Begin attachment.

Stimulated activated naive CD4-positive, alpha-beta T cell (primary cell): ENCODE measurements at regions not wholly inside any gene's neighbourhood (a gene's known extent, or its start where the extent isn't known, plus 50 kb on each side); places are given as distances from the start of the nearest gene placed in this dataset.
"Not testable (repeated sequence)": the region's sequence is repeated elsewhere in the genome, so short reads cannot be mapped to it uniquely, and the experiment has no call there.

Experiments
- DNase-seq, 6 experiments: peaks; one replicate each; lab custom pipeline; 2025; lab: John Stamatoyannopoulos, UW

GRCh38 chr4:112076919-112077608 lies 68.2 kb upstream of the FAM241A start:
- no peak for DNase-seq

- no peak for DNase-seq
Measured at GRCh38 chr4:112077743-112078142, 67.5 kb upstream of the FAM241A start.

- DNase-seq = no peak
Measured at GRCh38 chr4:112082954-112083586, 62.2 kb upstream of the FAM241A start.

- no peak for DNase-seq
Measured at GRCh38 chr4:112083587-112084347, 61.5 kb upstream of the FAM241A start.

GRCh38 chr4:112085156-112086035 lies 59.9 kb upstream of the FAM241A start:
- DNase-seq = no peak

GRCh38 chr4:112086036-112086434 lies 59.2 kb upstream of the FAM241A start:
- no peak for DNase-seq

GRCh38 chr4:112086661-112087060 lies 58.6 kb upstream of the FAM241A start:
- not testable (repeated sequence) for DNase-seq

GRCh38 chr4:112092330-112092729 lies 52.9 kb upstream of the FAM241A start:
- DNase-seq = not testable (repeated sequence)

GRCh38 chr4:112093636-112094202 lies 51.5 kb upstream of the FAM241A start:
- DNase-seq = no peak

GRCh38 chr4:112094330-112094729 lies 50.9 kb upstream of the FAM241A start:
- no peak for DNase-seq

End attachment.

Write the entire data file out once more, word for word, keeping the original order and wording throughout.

Stimulated activated naive CD4-positive, alpha-beta T cell (primary cell): ENCODE measurements at regions not wholly inside any gene's neighbourhood (a gene's known extent, or its start where the extent isn't known, plus 50 kb on each side); places are given as distances from the start of the nearest gene placed in this dataset.
"Not testable (repeated sequence)": the region's sequence is repeated elsewhere in the genome, so short reads cannot be mapped to it uniquely, and the experiment has no call there.

Experiments
- DNase-seq, 6 experiments: peaks; one replicate each; lab custom pipeline; 2025; lab: John Stamatoyannopoulos, UW

GRCh38 chr4:112076919-112077608 lies 68.2 kb upstream of the FAM241A start:
- no peak for DNase-seq

- no peak for DNase-seq
Measured at GRCh38 chr4:112077743-112078142, 67.5 kb upstream of the FAM241A start.

- DNase-seq = no peak
Measured at GRCh38 chr4:112082954-112083586, 62.2 kb upstream of the FAM241A start.

- no peak for DNase-seq
Measured at GRCh38 chr4:112083587-112084347, 61.5 kb upstream of the FAM241A start.

GRCh38 chr4:112085156-112086035 lies 59.9 kb upstream of the FAM241A start:
- DNase-seq = no peak

GRCh38 chr4:112086036-112086434 lies 59.2 kb upstream of the FAM241A start:
- no peak for DNase-seq

GRCh38 chr4:112086661-112087060 lies 58.6 kb upstream of the FAM241A start:
- not testable (repeated sequence) for DNase-seq

GRCh38 chr4:112092330-112092729 lies 52.9 kb upstream of the FAM241A start:
- DNase-seq = not testable (repeated sequence)

GRCh38 chr4:112093636-112094202 lies 51.5 kb upstream of the FAM241A start:
- DNase-seq = no peak

GRCh38 chr4:112094330-112094729 lies 50.9 kb upstream of the FAM241A start:
- no peak for DNase-seq